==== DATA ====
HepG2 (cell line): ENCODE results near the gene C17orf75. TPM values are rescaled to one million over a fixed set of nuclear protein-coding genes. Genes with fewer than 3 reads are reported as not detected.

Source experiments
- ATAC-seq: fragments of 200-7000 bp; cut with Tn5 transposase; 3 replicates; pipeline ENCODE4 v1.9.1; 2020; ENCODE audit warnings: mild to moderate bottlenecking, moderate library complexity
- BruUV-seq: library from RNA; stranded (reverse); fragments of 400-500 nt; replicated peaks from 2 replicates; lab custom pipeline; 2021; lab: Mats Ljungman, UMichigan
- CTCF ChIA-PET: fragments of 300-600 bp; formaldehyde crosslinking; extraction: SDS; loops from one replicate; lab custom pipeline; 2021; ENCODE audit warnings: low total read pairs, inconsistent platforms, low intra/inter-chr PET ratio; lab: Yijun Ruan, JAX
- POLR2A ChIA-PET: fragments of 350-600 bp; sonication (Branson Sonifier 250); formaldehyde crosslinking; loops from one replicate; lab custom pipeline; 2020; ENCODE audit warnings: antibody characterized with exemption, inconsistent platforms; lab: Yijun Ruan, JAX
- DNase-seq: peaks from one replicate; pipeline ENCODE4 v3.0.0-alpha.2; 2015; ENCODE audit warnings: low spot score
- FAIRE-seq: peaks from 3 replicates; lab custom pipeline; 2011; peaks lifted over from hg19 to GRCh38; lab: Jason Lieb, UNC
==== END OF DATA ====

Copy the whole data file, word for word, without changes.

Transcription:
HepG2 (cell line): ENCODE results near the gene C17orf75. TPM values are rescaled to one million over a fixed set of nuclear protein-coding genes. Genes with fewer than 3 reads are reported as not detected.

Source experiments
- ATAC-seq: fragments of 200-7000 bp; cut with Tn5 transposase; 3 replicates; pipeline ENCODE4 v1.9.1; 2020; ENCODE audit warnings: mild to moderate bottlenecking, moderate library complexity
- BruUV-seq: library from RNA; stranded (reverse); fragments of 400-500 nt; replicated peaks from 2 replicates; lab custom pipeline; 2021; lab: Mats Ljungman, UMichigan
- CTCF ChIA-PET: fragments of 300-600 bp; formaldehyde crosslinking; extraction: SDS; loops from one replicate; lab custom pipeline; 2021; ENCODE audit warnings: low total read pairs, inconsistent platforms, low intra/inter-chr PET ratio; lab: Yijun Ruan, JAX
- POLR2A ChIA-PET: fragments of 350-600 bp; sonication (Branson Sonifier 250); formaldehyde crosslinking; loops from one replicate; lab custom pipeline; 2020; ENCODE audit warnings: antibody characterized with exemption, inconsistent platforms; lab: Yijun Ruan, JAX
- DNase-seq: peaks from one replicate; pipeline ENCODE4 v3.0.0-alpha.2; 2015; ENCODE audit warnings: low spot score
- FAIRE-seq: peaks from 3 replicates; lab custom pipeline; 2011; peaks lifted over from hg19 to GRCh38; lab: Jason Lieb, UNC